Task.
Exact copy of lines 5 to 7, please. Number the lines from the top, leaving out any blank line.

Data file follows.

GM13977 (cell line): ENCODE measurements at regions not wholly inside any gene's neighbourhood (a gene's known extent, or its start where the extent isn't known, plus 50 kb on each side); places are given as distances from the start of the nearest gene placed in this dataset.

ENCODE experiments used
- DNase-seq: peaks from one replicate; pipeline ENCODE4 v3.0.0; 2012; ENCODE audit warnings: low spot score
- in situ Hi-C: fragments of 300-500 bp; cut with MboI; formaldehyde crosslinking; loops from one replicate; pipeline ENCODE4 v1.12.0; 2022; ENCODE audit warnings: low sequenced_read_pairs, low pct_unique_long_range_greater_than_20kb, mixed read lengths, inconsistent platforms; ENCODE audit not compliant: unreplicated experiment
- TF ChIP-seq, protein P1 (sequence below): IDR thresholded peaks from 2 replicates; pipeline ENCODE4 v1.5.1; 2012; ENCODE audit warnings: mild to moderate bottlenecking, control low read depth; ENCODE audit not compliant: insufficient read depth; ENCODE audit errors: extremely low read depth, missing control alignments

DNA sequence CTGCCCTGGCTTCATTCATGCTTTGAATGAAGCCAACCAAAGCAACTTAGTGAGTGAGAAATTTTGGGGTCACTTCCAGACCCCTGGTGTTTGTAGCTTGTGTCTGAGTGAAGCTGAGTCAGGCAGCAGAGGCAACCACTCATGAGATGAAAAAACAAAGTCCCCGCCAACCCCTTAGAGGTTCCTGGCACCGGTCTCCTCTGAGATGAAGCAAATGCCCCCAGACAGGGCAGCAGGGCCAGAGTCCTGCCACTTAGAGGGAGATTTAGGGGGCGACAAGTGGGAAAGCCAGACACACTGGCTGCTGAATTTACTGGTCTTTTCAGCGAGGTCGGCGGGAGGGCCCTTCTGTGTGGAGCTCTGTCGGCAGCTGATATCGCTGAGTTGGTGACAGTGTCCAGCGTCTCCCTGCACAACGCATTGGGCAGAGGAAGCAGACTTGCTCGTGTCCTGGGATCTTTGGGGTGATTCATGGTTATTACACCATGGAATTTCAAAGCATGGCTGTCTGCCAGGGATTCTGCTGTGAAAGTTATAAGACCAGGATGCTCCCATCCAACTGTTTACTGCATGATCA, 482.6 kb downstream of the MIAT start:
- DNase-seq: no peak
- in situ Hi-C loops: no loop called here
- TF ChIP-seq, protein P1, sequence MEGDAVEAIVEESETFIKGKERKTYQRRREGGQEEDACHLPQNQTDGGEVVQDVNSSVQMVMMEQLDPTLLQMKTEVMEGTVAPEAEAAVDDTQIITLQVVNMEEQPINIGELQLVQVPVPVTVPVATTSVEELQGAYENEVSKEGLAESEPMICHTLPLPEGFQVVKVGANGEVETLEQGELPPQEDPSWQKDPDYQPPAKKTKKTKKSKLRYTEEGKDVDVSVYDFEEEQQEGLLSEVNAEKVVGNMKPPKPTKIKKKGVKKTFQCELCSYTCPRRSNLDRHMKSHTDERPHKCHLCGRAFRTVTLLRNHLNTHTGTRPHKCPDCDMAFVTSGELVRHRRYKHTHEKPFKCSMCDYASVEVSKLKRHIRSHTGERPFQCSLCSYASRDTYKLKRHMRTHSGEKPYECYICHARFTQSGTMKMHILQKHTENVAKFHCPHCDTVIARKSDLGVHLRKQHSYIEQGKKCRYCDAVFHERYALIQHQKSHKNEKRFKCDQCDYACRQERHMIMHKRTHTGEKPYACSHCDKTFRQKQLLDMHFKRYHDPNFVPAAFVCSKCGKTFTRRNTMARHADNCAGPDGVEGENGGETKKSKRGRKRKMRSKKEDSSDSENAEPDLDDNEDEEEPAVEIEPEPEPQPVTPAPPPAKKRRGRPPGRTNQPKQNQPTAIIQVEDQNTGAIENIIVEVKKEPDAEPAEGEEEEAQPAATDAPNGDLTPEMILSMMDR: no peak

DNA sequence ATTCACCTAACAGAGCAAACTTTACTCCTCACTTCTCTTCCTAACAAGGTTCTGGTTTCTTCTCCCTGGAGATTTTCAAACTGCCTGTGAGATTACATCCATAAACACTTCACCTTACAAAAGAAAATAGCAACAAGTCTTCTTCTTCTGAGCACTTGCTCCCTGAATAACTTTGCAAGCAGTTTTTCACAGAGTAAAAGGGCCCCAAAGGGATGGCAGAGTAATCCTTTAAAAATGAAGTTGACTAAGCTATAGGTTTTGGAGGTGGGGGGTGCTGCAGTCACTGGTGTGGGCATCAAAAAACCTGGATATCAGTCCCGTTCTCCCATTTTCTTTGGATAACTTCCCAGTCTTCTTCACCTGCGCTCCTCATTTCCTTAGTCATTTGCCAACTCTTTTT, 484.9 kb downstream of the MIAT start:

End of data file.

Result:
- TF ChIP-seq, protein P1 (sequence below): IDR thresholded peaks from 2 replicates; pipeline ENCODE4 v1.5.1; 2012; ENCODE audit warnings: mild to moderate bottlenecking, control low read depth; ENCODE audit not compliant: insufficient read depth; ENCODE audit errors: extremely low read depth, missing control alignments

DNA sequence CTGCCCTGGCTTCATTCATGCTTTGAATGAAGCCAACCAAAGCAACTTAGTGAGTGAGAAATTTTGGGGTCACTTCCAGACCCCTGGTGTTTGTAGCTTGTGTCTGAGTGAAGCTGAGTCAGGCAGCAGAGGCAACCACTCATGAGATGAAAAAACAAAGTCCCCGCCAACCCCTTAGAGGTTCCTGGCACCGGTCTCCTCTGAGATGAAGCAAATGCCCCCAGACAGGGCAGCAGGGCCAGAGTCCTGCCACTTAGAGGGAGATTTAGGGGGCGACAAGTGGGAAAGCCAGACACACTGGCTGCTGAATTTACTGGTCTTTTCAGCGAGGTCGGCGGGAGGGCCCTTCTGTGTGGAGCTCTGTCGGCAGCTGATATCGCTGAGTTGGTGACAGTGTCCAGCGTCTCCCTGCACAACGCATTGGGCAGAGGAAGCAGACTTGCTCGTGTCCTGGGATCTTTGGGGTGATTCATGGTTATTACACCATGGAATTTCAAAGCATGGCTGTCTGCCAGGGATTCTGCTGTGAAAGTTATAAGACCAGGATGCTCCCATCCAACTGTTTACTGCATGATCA, 482.6 kb downstream of the MIAT start:
- DNase-seq: no peak